who we are
In 1875, William N. Monroe bought 240 acres of land from Lucky Baldwin and built a ranch on the property. He began selling parcels of his land to speculators, many of whom were farmer and ranchers hoping to grow oranges for export and raise cattle. In 1886 the town of Monrovia was incorporated and named after Monroe.
The following year, on May 28, 1888, 29 Presbyterians organized the First Presbyterian Church of Monrovia. They met in different buildings in town until J.H. Studebaker of the Studebaker Carriage Company gave the church land on the corner of Lime and Myrtle. By 1893 the land boom went bust and decimated Monrovia. Many people left, including church members. Church membership declined so quickly that the Presbytery moved to dissolve FPCM. The founding pastor, the Rev. J.A. Gordon, successfully argued for a loan instead of closure. Within three-years, the membership grew large enough to begin construction on the Studebaker property.
In 1918 the Monrovia Congregational Church merged with FPCM, and membership continued to grow. In 1921, the Church outgrew its original building, so the session bought vacant lots on the corner of Myrtle and White Oak; now Foothill Blvd., and built our current Spanish Mission style church.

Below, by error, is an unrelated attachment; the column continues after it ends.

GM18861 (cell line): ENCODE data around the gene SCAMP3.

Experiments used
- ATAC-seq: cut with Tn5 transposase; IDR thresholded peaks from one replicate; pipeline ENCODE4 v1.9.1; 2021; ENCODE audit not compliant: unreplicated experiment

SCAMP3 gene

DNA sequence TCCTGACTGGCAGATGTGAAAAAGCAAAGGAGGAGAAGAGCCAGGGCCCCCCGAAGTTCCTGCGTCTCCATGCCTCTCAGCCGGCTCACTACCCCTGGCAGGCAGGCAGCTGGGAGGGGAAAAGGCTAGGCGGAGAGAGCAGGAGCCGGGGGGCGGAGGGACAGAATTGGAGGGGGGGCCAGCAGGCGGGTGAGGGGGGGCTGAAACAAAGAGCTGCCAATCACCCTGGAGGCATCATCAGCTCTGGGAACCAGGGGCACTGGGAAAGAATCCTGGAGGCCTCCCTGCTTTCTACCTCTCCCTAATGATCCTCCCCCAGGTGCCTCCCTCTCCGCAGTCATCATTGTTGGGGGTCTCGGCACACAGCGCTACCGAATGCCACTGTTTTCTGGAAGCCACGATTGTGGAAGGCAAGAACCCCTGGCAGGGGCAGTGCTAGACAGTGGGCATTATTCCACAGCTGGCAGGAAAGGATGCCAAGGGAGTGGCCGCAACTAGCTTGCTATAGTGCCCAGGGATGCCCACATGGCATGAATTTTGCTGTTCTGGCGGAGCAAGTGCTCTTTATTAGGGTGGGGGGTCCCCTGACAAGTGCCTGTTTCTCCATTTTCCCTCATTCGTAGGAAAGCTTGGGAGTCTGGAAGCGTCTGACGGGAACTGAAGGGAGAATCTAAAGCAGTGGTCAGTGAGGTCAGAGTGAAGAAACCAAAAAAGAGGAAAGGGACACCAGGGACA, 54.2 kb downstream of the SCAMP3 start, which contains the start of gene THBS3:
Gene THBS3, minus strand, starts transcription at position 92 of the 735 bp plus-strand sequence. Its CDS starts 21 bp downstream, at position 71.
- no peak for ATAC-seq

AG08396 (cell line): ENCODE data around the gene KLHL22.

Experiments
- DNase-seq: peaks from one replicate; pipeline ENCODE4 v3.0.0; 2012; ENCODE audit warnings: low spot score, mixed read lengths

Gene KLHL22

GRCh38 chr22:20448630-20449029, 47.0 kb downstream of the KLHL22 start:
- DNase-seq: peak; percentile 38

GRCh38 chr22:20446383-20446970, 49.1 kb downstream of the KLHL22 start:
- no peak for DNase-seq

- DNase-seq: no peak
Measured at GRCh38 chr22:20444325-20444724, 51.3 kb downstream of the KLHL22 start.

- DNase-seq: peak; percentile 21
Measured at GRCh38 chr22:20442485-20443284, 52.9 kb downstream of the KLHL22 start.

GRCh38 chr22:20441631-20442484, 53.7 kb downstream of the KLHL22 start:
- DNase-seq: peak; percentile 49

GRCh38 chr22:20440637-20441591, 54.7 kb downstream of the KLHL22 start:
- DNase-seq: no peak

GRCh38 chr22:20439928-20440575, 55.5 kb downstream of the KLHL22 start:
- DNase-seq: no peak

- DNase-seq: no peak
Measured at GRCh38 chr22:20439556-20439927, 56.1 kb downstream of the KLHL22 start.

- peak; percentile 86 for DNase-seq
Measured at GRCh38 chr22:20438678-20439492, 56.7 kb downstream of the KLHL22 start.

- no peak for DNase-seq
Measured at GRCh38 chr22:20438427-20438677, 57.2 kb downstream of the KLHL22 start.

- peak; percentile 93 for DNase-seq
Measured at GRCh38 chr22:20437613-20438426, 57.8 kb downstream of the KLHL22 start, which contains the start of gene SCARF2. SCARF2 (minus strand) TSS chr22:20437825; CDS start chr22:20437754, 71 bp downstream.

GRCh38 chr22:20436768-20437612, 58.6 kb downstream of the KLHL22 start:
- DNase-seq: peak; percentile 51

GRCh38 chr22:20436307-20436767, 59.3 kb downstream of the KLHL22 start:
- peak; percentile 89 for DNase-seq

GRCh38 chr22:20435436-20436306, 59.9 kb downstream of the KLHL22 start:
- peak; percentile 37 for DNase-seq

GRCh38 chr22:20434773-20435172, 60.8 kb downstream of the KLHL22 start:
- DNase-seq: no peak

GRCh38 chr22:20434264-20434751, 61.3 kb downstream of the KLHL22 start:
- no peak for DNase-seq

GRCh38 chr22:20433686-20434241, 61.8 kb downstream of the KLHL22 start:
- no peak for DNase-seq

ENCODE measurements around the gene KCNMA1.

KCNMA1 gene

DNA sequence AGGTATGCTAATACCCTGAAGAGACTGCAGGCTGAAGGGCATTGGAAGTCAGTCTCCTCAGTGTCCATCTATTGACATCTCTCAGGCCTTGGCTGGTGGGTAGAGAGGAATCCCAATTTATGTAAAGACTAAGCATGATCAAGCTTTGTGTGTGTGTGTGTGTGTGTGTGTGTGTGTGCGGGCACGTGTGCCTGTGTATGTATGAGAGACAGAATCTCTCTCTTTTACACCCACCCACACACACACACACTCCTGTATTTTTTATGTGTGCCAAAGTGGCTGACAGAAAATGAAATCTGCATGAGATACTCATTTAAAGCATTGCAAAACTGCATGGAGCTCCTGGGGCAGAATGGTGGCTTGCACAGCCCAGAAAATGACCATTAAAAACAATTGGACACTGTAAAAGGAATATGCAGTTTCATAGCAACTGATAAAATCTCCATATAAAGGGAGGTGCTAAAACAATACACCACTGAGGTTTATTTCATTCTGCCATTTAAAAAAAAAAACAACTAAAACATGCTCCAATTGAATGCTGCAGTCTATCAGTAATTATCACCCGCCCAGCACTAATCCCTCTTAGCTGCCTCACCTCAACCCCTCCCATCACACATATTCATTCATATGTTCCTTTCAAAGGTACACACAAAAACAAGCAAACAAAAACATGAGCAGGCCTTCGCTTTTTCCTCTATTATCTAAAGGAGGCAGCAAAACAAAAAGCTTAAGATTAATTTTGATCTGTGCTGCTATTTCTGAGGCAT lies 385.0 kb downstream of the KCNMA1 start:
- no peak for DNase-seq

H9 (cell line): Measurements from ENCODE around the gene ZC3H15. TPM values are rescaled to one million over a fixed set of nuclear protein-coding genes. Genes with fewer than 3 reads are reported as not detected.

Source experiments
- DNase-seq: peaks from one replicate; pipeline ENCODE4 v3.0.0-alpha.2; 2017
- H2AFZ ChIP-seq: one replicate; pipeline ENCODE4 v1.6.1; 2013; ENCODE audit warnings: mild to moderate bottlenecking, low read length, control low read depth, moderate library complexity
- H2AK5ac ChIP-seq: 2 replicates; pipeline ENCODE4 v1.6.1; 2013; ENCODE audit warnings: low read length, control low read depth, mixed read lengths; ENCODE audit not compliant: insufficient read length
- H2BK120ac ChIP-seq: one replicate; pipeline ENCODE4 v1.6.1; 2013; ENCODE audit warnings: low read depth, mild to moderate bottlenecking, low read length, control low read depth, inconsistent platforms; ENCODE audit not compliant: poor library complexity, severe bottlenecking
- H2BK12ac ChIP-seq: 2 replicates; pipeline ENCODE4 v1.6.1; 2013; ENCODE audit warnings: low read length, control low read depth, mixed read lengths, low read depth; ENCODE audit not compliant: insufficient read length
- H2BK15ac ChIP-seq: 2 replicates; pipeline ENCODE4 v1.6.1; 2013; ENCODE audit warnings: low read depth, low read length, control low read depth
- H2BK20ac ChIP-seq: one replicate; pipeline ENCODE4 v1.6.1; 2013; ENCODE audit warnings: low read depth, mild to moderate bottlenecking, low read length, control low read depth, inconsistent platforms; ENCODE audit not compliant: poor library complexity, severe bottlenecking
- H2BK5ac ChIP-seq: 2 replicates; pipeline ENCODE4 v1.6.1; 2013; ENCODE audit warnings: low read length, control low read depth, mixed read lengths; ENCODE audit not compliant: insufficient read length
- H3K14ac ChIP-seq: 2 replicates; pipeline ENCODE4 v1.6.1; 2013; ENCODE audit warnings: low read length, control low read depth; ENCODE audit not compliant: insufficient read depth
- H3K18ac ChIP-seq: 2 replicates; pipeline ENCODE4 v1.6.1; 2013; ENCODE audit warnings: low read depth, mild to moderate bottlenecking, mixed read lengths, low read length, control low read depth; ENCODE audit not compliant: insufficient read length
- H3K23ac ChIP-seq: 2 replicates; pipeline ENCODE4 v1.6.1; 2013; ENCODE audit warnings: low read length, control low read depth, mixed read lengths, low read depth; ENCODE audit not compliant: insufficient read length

The late forties through the fifties were expansion years for FPCM. Membership grew to almost 1,500. By 1955, the average Sunday attendance was 504. Growth was so rapid that a Christian Education center was built in 1951, and the Pre-school was added that same year. By 1956, the 1920’s Spanish style sanctuary was completely remodeled and expanded, removing all of the original Moorish decorations. The chancel was expanded, the balcony changed and the old Sunday school classrooms, once separated by curtains were walled off and offices built in their place.
Growth continued until the 1970’s when the city began another economic slide. As businesses closed and left Myrtle Avenue, many of the residents left the area as well. The Church continued to survive, helped by healthy endowments, but the glory days of the 50’s were over. FPCM had to face the reality of declining membership and giving. Several short pastorates only exasperated the problem.
In the 1990’s FPCM began to recover adding new families. Towards the end of the decade, the church dealt with some difficult situations and declined. In 2002, after a three-year period of temporary and interim pastors, the church called the Rev. Dr. Anthony "Tony" Osimo. The new pastor along with the staff and leadership of FPCM, began to focus on serving the needs of our community. Several new ministries were begun all with the vision of creating a community that will Belong, Grow, Serve and Celebrate Jesus Christ together.